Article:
– Class-competitive engine
– Class-leading handling
– Class-beating cabin materials
– A bit on the noisy side
– Somewhat shallow boot
– Staid cabin design
The Mazda 6 is renowned the world over for its excellent handling, which is impressive considering it’s simply a midsize sedan that competes in the mainstream segment alongside Toyota and Honda. But we hadn’t driven this Mazda ever before, so we couldn’t verify the hype. Now the local dealer finally has a media test-drive program in place, and we could finally see for ourselves whether the all-new 2014 iteration of the Mazda 6 is worthy of all that international attention.
The exterior looks superbly upscale. Mazda has managed to out-do Hyundai in building a well-resolved swoopy-styled midsize sedan. The 19-inch wheels and dual exhaust tips, as found on our top-spec model, are a must though, to keep up the “premium” charade.
In stark contrast to the outer skin, the interior is very staid and unremarkable, but that’s only in the looks. There’s abundant soft-touch materials on the dash and all the door sills, as well as padded leatherette door inserts that match the nice-looking leather seats. There’s no sneaky cost-cutting like what Toyota or Ford does with their low-rent rear compartments, and all hard plastics are banished to below-the-waist areas.
The Mazda 6 offers good cabin space, with decently-bolstered front seats and a nicely-shaped rear bench with three headrests. However, rear headroom and legroom are a bit less than, say, the Toyota Camry. The boot under that gooseneck-hinged lid is very long, but surprisingly shallow. At least there are several useful storage cubbies, with four covered cup-holders, seatback pockets, and bottle-holders in the doors.
Our Japanese-built car came loaded with tech, starting with a small touchscreen that’s easy to use thanks to shortcut buttons on the sides. A second rotary-knob controller near the shifter does the same thing in our early test car, but it’s not actually offered in GCC-spec models. The screen holds functionality for the decent CD/MP3 stereo with USB/AUX ports, navigation, rear parking camera with guiding lines, and Bluetooth phone as well as streaming audio. Our test car also had front and side-curtain airbags, blind-spot monitor, annoying start-stop fuel-saving tech, small sunroof, HID headlights, radar cruise control and more. Unfortunately, the dual-zone auto a/c, which had rear vents, could barely cope with the 50-degree July heat, possibly because of the aforementioned non-GCC specification.
Powered by Mazda’s newfangled “SkyActiv” 2.5-litre 4-cylinder engine, the car’s good for 184 hp at 5700 rpm and 251 Nm of torque at 3250 rpm. We still don’t find the direct-injection high-compression tech particularly advantageous though, since we managed a 0-100 kph time of 9.1 seconds and fuel consumption of 9.9 litres/100 km, not a whole lot different from a 2.4-litre Honda Accord with its aging powertrain. Our test car even came with the optional “i-ELOOP” electricity regeneration tech that’s designed to drive electrical components and save fuel, although we don’t think it’ll be offered here. Still, with a standard manually-shiftable 6-speed automatic offering nicely-spaced ratios, the Mazda 6 feels very spritely in city-driving and on highway-overtaking, so it has more juice where it counts.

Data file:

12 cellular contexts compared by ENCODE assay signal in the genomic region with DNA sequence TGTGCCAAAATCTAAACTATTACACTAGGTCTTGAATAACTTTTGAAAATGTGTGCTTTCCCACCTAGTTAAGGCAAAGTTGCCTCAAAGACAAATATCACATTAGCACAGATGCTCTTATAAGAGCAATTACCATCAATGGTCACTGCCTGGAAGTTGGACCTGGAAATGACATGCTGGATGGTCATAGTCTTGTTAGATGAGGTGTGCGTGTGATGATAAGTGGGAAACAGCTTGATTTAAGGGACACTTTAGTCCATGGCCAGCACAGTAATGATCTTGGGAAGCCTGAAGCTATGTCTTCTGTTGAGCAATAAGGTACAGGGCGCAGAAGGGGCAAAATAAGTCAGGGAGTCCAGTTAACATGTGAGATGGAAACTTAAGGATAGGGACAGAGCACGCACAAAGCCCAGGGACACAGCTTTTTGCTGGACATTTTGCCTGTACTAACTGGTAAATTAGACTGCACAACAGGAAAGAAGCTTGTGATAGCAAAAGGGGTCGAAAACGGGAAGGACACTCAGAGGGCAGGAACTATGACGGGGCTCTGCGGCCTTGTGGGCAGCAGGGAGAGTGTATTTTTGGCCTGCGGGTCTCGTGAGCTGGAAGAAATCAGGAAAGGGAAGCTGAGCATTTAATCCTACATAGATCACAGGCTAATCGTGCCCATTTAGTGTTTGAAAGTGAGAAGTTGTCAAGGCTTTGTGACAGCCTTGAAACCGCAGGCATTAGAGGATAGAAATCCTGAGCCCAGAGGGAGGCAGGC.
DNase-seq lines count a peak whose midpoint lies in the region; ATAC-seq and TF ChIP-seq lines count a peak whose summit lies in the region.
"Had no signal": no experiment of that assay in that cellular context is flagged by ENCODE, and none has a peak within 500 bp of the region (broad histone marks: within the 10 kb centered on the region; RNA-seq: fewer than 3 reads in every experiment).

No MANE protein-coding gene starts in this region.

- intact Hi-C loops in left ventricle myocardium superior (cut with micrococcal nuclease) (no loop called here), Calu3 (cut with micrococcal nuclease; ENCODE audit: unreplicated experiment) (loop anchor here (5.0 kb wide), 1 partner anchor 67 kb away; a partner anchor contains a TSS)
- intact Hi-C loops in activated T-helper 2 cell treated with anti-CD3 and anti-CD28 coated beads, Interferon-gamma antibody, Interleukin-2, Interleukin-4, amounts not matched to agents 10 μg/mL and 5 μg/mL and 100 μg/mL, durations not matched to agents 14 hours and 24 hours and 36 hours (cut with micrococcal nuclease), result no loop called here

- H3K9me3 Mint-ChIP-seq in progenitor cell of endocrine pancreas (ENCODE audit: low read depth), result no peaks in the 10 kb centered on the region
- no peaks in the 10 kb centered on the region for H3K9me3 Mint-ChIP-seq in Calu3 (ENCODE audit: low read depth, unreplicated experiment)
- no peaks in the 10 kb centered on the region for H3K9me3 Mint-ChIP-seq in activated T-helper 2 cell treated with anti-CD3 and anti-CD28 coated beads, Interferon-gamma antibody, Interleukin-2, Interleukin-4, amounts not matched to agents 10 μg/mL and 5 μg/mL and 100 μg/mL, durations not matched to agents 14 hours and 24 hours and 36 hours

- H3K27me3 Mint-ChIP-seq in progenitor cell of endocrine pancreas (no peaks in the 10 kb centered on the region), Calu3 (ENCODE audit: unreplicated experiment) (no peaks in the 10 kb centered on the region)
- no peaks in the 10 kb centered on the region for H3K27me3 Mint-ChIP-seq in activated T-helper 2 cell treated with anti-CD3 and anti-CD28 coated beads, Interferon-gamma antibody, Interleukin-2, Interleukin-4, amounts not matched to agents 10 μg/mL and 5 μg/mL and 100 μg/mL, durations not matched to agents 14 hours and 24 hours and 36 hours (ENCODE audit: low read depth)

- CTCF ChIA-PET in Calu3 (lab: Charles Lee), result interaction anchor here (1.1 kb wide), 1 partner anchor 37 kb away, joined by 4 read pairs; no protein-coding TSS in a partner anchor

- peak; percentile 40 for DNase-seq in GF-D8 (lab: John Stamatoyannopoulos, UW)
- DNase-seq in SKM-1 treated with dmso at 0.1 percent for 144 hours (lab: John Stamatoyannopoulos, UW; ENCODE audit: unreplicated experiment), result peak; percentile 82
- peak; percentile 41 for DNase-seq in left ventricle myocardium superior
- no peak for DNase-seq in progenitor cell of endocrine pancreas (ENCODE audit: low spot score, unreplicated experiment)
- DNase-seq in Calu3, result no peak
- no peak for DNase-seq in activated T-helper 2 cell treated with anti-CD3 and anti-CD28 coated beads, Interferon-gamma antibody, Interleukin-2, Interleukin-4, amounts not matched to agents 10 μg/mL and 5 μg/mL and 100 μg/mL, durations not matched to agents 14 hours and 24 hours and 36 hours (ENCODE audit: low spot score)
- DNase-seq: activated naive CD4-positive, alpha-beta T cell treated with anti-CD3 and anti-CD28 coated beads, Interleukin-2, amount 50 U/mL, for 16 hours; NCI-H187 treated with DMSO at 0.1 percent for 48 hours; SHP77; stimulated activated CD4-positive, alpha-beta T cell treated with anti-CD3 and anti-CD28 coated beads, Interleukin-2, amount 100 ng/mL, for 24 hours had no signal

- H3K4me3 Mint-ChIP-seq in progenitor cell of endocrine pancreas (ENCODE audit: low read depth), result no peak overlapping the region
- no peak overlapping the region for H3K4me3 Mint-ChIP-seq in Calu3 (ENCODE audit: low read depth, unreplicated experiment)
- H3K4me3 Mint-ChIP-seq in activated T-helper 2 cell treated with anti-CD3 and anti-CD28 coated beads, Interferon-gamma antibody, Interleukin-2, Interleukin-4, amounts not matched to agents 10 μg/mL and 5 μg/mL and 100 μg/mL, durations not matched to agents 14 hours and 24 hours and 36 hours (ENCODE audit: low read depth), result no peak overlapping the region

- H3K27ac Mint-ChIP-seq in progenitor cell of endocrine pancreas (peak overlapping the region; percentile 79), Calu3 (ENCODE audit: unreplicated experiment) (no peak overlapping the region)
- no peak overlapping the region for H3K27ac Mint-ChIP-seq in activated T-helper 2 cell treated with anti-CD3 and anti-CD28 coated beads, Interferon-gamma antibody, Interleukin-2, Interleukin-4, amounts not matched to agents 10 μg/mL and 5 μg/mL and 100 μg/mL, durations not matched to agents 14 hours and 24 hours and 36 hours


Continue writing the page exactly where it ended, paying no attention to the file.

The spritely drive extends to the handling as well. The suspension tuning is just remarkable for a car that uses no electronic trickery, limiting body roll to the bare minimum and facilitating quick direction changes with the directness of a large BMW. There’s still some understeer when the 225/45 tyres run out of grip at the limit, but a lot of it can be avoided by just flicking the car one way and then the other, making the rear rotate a bit like a rear-biased sports sedan, yet remaining completely safe and under control. There’s even a proper handbrake, should you wish to experiment further with the rear-end.
Mazda doesn’t go the full monty with the “sports-sedan” bit though. The mildly-weighted steering offers limited feedback, and the light-pedalled brakes are merely average. It seems Mazda is attempting to cater to the casual commuter crowd with these compromises.
We cannot blame Mazda for that, considering how harsh the ride was on the old top-spec model, according to one of our editors who owned one. This new one rides very well, a little bit on the firm side, but still largely smooth on most surfaces. It bounces noticeably less over bumps than even the class-leading Honda Accord, and yet it smoothens out those road imperfections just the same. Unfortunately, Mazda is somewhat compromised here as well, as the car exhibits higher-than-average road and wind noise, maybe even a little more than the already-noisy Honda Accord. A bit more sound-deadening would’ve made it the class-leader in our book.
The new Mazda 6 is a flawed-yet-brilliant car for its class. Mazda owners are usually total fanboys, and with good reason. This car was inches away from becoming the best midsize sedan ever built in this generally-boring segment, but some oversights keep it from becoming one. Those who value its driving feel will more-than-likely be willing to overlook its faults, and we wouldn’t argue against that. The 6 has no proper rivals to speak of when it comes to driving satisfaction, except maybe for the upcoming Ford Fusion. That’s no surprise, considering they were blood-brothers in the recent past.
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